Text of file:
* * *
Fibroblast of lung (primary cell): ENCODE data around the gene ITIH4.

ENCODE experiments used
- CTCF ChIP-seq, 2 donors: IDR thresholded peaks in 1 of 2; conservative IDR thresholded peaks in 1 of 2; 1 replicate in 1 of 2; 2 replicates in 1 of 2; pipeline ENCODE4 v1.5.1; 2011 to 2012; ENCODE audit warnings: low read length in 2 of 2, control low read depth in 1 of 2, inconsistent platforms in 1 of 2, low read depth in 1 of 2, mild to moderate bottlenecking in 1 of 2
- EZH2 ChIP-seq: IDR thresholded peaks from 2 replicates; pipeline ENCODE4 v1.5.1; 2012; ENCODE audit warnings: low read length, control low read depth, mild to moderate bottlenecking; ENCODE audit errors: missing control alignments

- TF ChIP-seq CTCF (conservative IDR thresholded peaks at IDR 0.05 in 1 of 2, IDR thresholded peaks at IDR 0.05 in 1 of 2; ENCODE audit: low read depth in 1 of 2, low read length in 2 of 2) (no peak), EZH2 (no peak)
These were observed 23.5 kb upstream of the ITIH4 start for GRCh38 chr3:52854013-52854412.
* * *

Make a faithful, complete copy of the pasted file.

Fibroblast of lung (primary cell): ENCODE data around the gene ITIH4.

ENCODE experiments used
- CTCF ChIP-seq, 2 donors: IDR thresholded peaks in 1 of 2; conservative IDR thresholded peaks in 1 of 2; 1 replicate in 1 of 2; 2 replicates in 1 of 2; pipeline ENCODE4 v1.5.1; 2011 to 2012; ENCODE audit warnings: low read length in 2 of 2, control low read depth in 1 of 2, inconsistent platforms in 1 of 2, low read depth in 1 of 2, mild to moderate bottlenecking in 1 of 2
- EZH2 ChIP-seq: IDR thresholded peaks from 2 replicates; pipeline ENCODE4 v1.5.1; 2012; ENCODE audit warnings: low read length, control low read depth, mild to moderate bottlenecking; ENCODE audit errors: missing control alignments

- TF ChIP-seq CTCF (conservative IDR thresholded peaks at IDR 0.05 in 1 of 2, IDR thresholded peaks at IDR 0.05 in 1 of 2; ENCODE audit: low read depth in 1 of 2, low read length in 2 of 2) (no peak), EZH2 (no peak)
These were observed 23.5 kb upstream of the ITIH4 start for GRCh38 chr3:52854013-52854412.